I’ve just become aware that the Virginia Legislature is set to vote on the fate of the Virginia Commission for the Arts (VCA). The House of Delegates has recommended that the VCA be abolished by July 1, 2011. No other state in the country has taken such a drastic ax to the arts. I’m shocked and appalled that this could be the fate of my home state.
Two programs near and dear to my heart are the Virginia Festival of the Book in Charlottesville and the Virginia Arts Festival in Norfolk. These annual programs rely on state funding for success. Over the years, I’ve watched fewer and fewer grants and scholarships being offered; conferences and festivals terminated; school programs completely discontinued. It’s been a slow deterioration of what was once a thriving and innovative East Coast arts scene. I never dreamed it might come to this. My heart breaks for my home state and for the precedent set for our nation. A society that does not champion and cultivate its artists is a society doomed to ignorance and the feeble harvest of future generations whose expressive ability is fatally compromised. The cataclysmic repercussions are unimaginable.
I’m not telling you anything new by citing the findings of the Arts Education Partnership (AEP), funded by the U.S. Department of Education and National Endowment for the Arts. Their study Critical Links: Learning in the Arts and Student Academic and Social Development clearly found that:
Students who participate in arts learning experiences often improve their achievement in other realms of learning and life. In a well-documented national study using a federal database of over 25,000 middle and high school students, researchers from the University of California at Los Angeles found students with high arts involvement performed better on standardized achievement tests than students with low arts involvement. Moreover, the high arts-involved students also watched fewer hours of TV, participated in more community service and reported less boredom in school.
If that wasn’t enough, how about this:
Arts participation and SAT scores co-vary—that is, they tend to increase linearly: the more arts classes, the higher the scores. This relationship is illustrated in the 2005 results shown below. Notably, students who took four years of arts coursework outperformed their peers who had one half-year or less of arts coursework by 58 points on the verbal portion and 38 points on the math portion of the SAT…The arts help create the kind of learning environment conducive to teacher and student success by fostering teacher innovation, a positive professional culture, community engagement, increased student attendance, effective instructional practice and school identity.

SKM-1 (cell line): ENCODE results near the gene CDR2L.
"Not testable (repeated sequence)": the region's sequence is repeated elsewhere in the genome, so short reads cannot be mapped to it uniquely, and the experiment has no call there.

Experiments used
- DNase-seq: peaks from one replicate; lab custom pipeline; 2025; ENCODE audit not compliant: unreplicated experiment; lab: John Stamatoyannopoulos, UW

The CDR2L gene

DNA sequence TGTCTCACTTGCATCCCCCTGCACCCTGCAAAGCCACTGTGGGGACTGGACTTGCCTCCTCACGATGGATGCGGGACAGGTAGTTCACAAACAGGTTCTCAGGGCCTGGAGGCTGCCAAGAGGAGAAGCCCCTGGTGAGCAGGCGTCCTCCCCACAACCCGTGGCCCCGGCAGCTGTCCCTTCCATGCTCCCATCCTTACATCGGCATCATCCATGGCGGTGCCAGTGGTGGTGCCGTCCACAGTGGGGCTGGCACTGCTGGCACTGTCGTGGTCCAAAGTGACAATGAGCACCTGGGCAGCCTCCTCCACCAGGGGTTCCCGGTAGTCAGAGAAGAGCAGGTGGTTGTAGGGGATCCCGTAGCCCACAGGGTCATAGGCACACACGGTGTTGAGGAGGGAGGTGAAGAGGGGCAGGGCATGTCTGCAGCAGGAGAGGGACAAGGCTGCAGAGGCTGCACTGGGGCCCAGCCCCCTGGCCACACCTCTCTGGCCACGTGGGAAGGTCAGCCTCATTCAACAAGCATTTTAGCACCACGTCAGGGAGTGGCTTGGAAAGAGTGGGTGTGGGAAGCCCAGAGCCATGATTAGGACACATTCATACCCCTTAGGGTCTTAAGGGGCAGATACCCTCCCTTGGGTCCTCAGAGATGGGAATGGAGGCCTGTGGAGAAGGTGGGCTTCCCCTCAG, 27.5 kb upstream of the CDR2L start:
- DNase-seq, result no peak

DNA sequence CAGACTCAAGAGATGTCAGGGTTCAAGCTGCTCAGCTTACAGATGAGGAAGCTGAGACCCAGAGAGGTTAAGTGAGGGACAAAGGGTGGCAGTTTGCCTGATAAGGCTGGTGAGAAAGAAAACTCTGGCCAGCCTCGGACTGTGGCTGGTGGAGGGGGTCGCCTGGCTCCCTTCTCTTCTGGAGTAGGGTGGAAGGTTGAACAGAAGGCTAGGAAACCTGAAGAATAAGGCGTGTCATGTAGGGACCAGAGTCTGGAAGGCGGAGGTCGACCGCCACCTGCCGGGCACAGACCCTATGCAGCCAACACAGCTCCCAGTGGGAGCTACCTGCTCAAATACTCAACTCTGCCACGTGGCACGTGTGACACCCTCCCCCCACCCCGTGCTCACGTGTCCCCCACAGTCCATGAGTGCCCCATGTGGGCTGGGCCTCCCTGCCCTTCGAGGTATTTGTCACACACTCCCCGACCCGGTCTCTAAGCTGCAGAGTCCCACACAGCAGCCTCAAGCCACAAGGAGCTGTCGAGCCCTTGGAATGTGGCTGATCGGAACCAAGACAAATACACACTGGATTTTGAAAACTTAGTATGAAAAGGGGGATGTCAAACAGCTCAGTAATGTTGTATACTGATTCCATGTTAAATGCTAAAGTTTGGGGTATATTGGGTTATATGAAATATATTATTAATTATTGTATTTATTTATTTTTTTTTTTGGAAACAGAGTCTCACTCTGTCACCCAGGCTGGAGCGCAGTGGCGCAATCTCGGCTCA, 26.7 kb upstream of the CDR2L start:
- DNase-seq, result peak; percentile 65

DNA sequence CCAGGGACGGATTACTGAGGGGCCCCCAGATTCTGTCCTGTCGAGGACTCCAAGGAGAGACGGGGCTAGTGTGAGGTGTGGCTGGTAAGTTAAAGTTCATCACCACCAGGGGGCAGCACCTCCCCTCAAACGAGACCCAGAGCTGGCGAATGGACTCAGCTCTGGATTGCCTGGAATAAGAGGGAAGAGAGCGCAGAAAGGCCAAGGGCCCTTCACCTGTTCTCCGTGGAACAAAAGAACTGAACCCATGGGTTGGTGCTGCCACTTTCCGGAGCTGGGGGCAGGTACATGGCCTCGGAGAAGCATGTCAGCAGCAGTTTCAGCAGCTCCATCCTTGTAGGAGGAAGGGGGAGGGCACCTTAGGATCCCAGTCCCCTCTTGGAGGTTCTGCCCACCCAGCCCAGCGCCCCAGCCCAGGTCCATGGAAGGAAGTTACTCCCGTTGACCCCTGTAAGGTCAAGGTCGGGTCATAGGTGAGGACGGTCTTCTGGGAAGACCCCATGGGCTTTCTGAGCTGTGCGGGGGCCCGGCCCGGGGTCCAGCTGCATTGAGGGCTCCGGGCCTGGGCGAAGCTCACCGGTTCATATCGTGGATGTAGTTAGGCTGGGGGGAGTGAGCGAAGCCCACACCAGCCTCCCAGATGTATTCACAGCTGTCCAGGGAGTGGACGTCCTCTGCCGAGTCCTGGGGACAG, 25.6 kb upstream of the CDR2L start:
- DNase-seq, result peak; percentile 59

I’m no MD or researcher, but I’m intelligent enough to listen to the experts and heed their advice. In addition, I’m an author who knows without a doubt I would not be who I am today had I not been richly planted in Virginia’s arts programs. I beg my government leaders to listen to the researchers and the voices of the artists.
As it was reported on Jacket Copy, Virginia Foundation for the Humanities President Rob Vaughan commented, “This is overwhelmingly the worst for state budgets, for revenues and for expenditures.” Despite it all, he’s trying to remain optimistic. “The economy eventually will recover. I think we will prevail.”
The General Assembly adjourns March 13. If you’re a Virginian, you can help. Call your delegate at (800) 889-0229 and let him/her know, we want the VCA to stay. Or take 1 minute to email them here.
I hope they do. In the meantime, the rest of the country is watching, holding their breaths, and praying it isn’t the beginning of national avalanche.
Yours truly, Sarah